Walkthrough: Missing Objects Due to Device State
For the latest documentation on Visual Studio 2017 RC, see Visual Studio 2017 RC Documentation.
This walkthrough demonstrates how to use Visual Studio Graphics Diagnostics to investigate an object that is missing due to misconfigured device state.
This walkthrough demonstrates how to:
Use the Graphics Event List to locate potential sources of the problem.
Use the Graphics Pipeline Stages window to check the effect of the
DrawIndexedDirect3D API calls.
Use the Graphics Pixel History window to locate the problem more specifically.
Inspect the device state for potential problems or misconfigurations.
One of the reasons that objects might not appear where they are expected in a 3-D app is a misconfiguration of the graphics device that causes the objects to be excluded from rendering—for example, when the winding order causes triangles to be culled in error, or when the depth test function causes all pixels in the object to be rejected.
In the scenario that's described in this walkthrough, you have just reached the first milestone in the development of your 3-D app and are ready to test it for the first time. However, when you run the app, only the user interface is rendered to the screen. By using Graphics Diagnostics, you capture the problem to a graphics log file so that you can debug the app. The problem looks like this in the app:
For information about how to capture graphics problems in a graphics log, see Capturing Graphics Information.
By using the Graphics Diagnostics tools, you can load the graphics log file to inspect the frames that were captured during the test.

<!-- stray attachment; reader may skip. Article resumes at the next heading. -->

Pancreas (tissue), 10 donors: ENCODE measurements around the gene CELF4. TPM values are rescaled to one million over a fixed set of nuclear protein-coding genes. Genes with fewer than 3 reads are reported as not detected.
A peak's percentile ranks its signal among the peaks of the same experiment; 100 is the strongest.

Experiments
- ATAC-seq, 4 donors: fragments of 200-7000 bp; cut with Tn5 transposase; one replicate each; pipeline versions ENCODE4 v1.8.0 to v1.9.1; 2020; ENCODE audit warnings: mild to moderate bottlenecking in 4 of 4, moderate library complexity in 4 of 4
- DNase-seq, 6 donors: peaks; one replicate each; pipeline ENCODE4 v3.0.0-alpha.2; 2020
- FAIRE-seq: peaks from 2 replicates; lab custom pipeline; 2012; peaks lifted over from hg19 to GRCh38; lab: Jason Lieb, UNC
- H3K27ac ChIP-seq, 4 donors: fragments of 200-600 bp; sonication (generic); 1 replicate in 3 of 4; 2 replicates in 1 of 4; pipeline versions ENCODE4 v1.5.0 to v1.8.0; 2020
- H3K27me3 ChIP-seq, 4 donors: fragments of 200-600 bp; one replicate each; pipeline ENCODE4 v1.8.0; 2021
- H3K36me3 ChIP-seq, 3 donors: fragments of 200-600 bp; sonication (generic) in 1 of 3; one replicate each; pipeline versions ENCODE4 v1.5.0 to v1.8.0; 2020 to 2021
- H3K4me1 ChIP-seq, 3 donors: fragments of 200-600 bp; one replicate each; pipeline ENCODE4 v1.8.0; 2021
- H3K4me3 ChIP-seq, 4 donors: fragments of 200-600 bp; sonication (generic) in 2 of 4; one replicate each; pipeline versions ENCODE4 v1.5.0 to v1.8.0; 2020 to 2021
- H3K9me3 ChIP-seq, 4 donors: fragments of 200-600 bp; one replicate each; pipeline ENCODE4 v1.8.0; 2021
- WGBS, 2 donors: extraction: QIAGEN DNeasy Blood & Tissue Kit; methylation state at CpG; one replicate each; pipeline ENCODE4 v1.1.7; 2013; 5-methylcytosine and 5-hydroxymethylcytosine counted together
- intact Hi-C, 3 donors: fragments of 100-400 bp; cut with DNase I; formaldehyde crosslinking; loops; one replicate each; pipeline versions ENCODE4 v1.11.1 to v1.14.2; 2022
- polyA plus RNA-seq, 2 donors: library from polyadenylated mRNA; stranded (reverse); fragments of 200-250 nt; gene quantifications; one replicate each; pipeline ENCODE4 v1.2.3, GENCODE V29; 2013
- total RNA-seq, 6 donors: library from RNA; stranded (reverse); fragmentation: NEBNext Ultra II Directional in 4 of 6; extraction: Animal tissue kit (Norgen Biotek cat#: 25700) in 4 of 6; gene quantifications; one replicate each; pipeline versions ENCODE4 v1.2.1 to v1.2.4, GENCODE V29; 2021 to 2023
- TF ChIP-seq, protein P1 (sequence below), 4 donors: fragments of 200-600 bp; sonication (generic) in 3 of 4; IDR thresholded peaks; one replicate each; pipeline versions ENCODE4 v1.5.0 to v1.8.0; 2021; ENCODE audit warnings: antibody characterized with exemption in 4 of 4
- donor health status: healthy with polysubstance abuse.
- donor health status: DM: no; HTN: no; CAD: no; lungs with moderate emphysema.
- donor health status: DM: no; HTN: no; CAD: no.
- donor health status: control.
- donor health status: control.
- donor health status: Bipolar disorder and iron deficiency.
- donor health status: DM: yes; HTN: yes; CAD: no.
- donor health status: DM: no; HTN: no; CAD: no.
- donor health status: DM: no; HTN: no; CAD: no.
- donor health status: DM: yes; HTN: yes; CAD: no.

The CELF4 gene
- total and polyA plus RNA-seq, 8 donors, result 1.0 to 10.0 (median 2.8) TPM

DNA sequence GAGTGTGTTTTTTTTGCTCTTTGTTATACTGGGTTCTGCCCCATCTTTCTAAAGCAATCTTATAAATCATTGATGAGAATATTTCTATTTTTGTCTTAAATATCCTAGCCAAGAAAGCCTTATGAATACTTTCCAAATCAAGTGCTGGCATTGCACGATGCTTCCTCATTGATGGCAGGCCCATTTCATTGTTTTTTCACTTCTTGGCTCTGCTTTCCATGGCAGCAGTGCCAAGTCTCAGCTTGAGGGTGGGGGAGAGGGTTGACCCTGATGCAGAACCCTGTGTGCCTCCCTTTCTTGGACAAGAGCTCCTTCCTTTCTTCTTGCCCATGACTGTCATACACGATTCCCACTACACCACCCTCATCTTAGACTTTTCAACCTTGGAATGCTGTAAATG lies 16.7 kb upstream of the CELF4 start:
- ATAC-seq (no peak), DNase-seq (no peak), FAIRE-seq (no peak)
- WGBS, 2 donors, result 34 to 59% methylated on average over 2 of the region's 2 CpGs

In Visual Studio, load a graphics log that contains a frame that exhibits the missing model. A new Graphics Diagnostics tab appears in Visual Studio. In the top part of this tab is the render target output of the selected frame. In the bottom part is the Frame List, which displays each captured frame as a thumbnail image.
In the Frame List, select a frame that demonstrates that the model is not displayed. The render target is updated to reflect the selected frame. In this scenario, the graphics log tab looks like this:
After you select a frame that demonstrates the problem, you can use the Graphics Event List to diagnose it. The Graphics Event List contains every Direct3D API call that was made to render the active frame, for example, API calls to set up device state, to create and update buffers, and to draw objects that appear in the frame. Many kinds of calls are interesting because there is often (but not always) a corresponding change in the render target when the app is working as expected, for example Draw, Dispatch, Copy or Clear calls. Draw calls are particularly interesting because each one represents geometry that the app rendered (Dispatch calls can also render geometry).
Open the Graphics Event List window. On the Graphics Diagnostics toolbar, choose Event List.